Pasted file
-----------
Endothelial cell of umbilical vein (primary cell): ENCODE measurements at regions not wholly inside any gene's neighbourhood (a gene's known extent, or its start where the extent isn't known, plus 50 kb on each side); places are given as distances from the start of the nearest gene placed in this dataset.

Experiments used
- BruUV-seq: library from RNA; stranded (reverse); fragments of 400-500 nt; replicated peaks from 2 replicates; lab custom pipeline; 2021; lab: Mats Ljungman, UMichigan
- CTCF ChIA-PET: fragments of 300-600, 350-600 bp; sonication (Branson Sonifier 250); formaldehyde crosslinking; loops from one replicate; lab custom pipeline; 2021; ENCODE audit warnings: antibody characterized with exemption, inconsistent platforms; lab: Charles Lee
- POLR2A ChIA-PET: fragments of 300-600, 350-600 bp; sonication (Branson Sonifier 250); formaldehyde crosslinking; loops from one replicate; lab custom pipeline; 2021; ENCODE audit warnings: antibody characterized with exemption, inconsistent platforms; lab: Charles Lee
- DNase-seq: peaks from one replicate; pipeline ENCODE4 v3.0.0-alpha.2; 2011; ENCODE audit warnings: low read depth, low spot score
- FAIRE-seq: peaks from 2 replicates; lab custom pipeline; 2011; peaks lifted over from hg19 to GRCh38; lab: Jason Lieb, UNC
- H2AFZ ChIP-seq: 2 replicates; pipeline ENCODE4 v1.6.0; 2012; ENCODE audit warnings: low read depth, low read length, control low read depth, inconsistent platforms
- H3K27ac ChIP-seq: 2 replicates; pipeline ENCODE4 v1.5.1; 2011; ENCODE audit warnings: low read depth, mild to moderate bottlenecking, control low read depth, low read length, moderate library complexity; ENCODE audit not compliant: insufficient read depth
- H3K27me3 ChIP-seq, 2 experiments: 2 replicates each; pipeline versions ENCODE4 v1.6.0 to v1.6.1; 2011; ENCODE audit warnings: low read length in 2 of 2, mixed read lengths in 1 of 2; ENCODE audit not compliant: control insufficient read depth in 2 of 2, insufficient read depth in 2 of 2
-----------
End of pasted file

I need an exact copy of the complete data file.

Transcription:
Endothelial cell of umbilical vein (primary cell): ENCODE measurements at regions not wholly inside any gene's neighbourhood (a gene's known extent, or its start where the extent isn't known, plus 50 kb on each side); places are given as distances from the start of the nearest gene placed in this dataset.

Experiments used
- BruUV-seq: library from RNA; stranded (reverse); fragments of 400-500 nt; replicated peaks from 2 replicates; lab custom pipeline; 2021; lab: Mats Ljungman, UMichigan
- CTCF ChIA-PET: fragments of 300-600, 350-600 bp; sonication (Branson Sonifier 250); formaldehyde crosslinking; loops from one replicate; lab custom pipeline; 2021; ENCODE audit warnings: antibody characterized with exemption, inconsistent platforms; lab: Charles Lee
- POLR2A ChIA-PET: fragments of 300-600, 350-600 bp; sonication (Branson Sonifier 250); formaldehyde crosslinking; loops from one replicate; lab custom pipeline; 2021; ENCODE audit warnings: antibody characterized with exemption, inconsistent platforms; lab: Charles Lee
- DNase-seq: peaks from one replicate; pipeline ENCODE4 v3.0.0-alpha.2; 2011; ENCODE audit warnings: low read depth, low spot score
- FAIRE-seq: peaks from 2 replicates; lab custom pipeline; 2011; peaks lifted over from hg19 to GRCh38; lab: Jason Lieb, UNC
- H2AFZ ChIP-seq: 2 replicates; pipeline ENCODE4 v1.6.0; 2012; ENCODE audit warnings: low read depth, low read length, control low read depth, inconsistent platforms
- H3K27ac ChIP-seq: 2 replicates; pipeline ENCODE4 v1.5.1; 2011; ENCODE audit warnings: low read depth, mild to moderate bottlenecking, control low read depth, low read length, moderate library complexity; ENCODE audit not compliant: insufficient read depth
- H3K27me3 ChIP-seq, 2 experiments: 2 replicates each; pipeline versions ENCODE4 v1.6.0 to v1.6.1; 2011; ENCODE audit warnings: low read length in 2 of 2, mixed read lengths in 1 of 2; ENCODE audit not compliant: control insufficient read depth in 2 of 2, insufficient read depth in 2 of 2